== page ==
Global Opinions editor

News flash to Wendy Williams. You can’t make us feel sorry for R. Kelly.

On Monday, the talk show host commented on the R&B singer and the flood of allegations of sexual abuse going back for decades. Instead of using her powerful platform to call out Kelly’s behavior, she instead commented on how Kelly “can’t read, he can’t write and he can’t add,” and on how unconscionable it was that no one took the time to educate the man.

Williams then broke down in tears when she talked about the reported victims. But these were not tears of outrage over Kelly’s behavior, or sympathy over the trauma that these women and girls reportedly have gone through. She instead lamented that it was the parents that “unleashed your daughters” on an older man, and that “15-year-old” girls “carry themselves like 22.”

Really, lady?

Williams said she was considering having a one-on-one sitdown with Kelly. It’s likely that the singer, who is now the target of the #MuteRKelly campaign (led by black women) and who has been called out by powerful black female celebrities such as Ava DuVernay and Shonda Rhimes — is in need of a black sister in the media world to do him a solid and help him out.

Whatever is going on, Williams’s victim blaming is just another example of how Kelly has gotten a big, fat steaming pass for two decades.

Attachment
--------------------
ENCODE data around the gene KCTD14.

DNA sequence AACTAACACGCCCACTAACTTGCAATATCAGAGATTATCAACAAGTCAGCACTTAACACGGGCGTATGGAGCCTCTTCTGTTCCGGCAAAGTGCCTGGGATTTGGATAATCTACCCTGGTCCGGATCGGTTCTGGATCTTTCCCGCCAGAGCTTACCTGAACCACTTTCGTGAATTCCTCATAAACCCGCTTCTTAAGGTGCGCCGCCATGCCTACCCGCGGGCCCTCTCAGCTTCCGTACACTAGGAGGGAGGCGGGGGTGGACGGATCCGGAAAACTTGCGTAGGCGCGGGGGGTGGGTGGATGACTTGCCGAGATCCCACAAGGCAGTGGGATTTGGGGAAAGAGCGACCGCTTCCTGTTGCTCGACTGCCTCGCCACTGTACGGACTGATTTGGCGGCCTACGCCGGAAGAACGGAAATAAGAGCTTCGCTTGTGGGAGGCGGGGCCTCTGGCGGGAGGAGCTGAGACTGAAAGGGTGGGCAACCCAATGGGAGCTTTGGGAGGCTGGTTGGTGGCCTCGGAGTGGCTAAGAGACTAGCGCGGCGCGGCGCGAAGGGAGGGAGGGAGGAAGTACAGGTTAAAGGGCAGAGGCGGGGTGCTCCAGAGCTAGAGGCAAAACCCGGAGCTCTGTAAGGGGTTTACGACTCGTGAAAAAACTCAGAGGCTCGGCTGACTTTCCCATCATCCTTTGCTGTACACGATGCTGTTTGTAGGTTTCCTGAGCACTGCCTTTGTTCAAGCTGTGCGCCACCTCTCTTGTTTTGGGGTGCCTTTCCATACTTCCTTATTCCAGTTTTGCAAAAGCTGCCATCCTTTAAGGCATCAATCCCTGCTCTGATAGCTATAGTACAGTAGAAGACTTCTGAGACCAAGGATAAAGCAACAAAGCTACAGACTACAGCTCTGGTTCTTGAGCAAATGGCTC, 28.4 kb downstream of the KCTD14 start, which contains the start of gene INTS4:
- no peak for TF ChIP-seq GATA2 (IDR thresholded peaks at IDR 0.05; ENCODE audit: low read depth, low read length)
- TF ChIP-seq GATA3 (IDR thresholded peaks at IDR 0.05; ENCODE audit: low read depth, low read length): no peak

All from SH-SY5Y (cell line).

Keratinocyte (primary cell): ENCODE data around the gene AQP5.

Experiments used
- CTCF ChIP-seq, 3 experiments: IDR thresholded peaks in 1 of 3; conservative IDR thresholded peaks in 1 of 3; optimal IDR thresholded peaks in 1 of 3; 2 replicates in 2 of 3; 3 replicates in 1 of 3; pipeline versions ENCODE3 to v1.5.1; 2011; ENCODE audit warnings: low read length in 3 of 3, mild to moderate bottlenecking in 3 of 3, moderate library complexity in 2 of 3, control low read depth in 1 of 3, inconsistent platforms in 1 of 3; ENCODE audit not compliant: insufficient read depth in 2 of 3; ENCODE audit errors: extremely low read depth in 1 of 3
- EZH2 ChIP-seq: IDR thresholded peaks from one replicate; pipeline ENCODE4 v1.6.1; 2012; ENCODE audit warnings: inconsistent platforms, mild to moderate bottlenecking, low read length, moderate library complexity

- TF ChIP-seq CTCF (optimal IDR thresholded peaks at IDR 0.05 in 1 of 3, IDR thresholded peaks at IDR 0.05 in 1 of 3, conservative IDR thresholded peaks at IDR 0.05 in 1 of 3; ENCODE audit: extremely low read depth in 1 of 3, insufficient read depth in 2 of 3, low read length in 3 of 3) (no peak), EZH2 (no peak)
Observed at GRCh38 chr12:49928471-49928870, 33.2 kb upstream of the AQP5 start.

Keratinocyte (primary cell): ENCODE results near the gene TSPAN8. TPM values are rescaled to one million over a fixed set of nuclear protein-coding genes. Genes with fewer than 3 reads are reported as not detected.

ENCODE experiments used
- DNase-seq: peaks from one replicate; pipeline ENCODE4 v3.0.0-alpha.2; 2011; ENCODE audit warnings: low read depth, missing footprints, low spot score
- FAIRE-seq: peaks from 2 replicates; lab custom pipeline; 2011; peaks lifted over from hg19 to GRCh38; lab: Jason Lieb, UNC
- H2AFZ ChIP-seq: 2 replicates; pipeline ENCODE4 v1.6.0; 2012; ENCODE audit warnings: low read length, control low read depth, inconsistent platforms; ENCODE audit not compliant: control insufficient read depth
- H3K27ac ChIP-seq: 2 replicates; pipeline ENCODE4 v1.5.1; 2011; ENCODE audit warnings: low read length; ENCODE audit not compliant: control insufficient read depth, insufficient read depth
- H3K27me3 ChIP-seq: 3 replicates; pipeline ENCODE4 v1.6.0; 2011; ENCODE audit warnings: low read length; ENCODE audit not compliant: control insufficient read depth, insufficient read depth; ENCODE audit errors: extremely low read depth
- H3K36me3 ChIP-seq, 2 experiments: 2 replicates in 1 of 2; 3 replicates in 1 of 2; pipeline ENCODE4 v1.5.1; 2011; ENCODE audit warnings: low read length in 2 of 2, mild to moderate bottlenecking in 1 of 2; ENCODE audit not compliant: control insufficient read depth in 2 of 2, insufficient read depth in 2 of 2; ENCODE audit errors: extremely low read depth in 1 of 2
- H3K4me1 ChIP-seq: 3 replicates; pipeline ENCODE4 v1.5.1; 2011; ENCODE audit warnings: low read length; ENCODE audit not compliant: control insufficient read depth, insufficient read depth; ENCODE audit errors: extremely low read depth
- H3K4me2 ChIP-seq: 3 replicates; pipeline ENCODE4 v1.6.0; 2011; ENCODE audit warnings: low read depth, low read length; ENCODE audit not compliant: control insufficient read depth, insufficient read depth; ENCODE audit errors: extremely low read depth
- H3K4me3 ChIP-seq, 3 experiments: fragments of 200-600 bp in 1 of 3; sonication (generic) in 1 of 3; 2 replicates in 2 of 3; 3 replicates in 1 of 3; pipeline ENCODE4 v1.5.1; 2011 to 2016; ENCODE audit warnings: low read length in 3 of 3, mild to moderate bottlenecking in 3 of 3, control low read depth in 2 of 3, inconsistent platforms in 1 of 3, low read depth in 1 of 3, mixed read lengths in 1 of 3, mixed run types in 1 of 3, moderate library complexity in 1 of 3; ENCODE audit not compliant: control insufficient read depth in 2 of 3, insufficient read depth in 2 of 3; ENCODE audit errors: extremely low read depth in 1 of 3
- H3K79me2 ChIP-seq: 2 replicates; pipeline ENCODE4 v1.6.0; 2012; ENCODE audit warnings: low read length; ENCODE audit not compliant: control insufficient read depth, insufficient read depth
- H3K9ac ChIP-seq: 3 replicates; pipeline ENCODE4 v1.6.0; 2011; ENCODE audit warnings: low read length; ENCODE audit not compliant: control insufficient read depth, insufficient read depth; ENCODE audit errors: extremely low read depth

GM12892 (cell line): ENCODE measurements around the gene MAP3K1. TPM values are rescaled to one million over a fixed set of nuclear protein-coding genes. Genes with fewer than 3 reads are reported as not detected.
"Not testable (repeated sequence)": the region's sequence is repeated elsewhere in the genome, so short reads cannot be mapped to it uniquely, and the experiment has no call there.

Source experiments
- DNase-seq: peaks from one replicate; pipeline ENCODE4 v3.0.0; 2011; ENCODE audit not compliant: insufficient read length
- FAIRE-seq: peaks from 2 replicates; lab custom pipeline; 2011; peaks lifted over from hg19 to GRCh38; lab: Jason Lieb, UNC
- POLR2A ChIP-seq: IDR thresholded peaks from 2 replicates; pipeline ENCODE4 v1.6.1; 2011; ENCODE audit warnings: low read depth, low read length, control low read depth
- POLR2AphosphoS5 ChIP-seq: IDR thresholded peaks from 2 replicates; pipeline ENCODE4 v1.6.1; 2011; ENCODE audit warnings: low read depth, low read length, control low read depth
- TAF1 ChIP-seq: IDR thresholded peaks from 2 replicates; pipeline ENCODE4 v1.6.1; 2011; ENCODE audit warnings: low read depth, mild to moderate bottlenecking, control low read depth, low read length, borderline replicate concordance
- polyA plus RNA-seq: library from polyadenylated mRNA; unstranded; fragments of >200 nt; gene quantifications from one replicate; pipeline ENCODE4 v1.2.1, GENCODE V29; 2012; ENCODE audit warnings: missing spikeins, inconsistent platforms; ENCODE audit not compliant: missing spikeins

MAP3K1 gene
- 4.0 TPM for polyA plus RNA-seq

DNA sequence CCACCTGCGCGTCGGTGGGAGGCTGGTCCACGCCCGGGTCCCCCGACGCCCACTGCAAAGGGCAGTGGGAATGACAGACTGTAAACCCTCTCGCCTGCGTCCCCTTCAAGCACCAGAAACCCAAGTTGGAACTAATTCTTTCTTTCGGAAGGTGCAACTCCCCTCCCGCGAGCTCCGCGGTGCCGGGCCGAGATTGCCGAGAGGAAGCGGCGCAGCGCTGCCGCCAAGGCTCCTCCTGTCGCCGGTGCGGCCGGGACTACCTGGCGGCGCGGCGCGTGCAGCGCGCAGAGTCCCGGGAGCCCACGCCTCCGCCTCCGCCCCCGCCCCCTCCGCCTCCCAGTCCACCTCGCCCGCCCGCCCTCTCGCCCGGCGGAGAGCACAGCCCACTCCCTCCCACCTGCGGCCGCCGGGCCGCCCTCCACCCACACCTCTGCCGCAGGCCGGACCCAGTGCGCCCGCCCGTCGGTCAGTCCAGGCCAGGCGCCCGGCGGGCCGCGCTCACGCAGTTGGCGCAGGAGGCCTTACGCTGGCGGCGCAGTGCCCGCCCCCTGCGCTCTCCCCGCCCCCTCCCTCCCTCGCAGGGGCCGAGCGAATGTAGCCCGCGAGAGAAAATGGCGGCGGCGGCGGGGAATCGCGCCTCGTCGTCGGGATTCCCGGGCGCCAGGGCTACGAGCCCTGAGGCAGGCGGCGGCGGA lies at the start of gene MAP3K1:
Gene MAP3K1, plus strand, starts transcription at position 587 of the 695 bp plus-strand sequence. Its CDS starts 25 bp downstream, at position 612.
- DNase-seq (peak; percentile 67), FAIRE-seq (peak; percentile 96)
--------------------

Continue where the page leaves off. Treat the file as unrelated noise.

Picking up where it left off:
A quick reminder: Kelly has been accused in lawsuits of sexual misconduct, statutory rape, aggravated assault and unlawful restraint. He went to trial on (and was acquitted of) 14 counts of child pornography. Yet he has remained a celebrated artist.

I argued last year, after journalist Jim DeRogatis published a scathing exposé on what the families of the women involved described as Kelly’s “abusive cult,” that it was time to shut Kelly down for good — and that a large part of why he had been able to get away with such reported abuse for such a long time was because his victims were largely young black women and girls.

In the age of #MeToo, when prominent men have been fired from their positions due to sexual misconduct, Kelly still has a singing career. As my Post colleague Geoff Edgers found in his investigative report, the music industry stood largely silent even as allegations of abuse swirled around Kelly.

It’s not enough to go after Kelly himself. The singer is still on the active roster of RCA Records, a division of Sony. The label has stayed largely silent on the accusations. It’s time for the label to do the socially responsible thing and drop Kelly from its rotation. Otherwise, its silence disgustingly suggests that it doesn’t care about the health and safety of women and girls — specifically black women and girls.

Kelly’s team has suggested that he has been the victim of a public lynching. Beyond being ahistorical nonsense and an insult to actual black ancestors who were lynched, the truth is, Kelly has continued to make money at the same time as allegedly making young women his “pets” and prey. Calling for justice is not lynching. But indeed, it is time to press the mute button on R. Kelly. For good.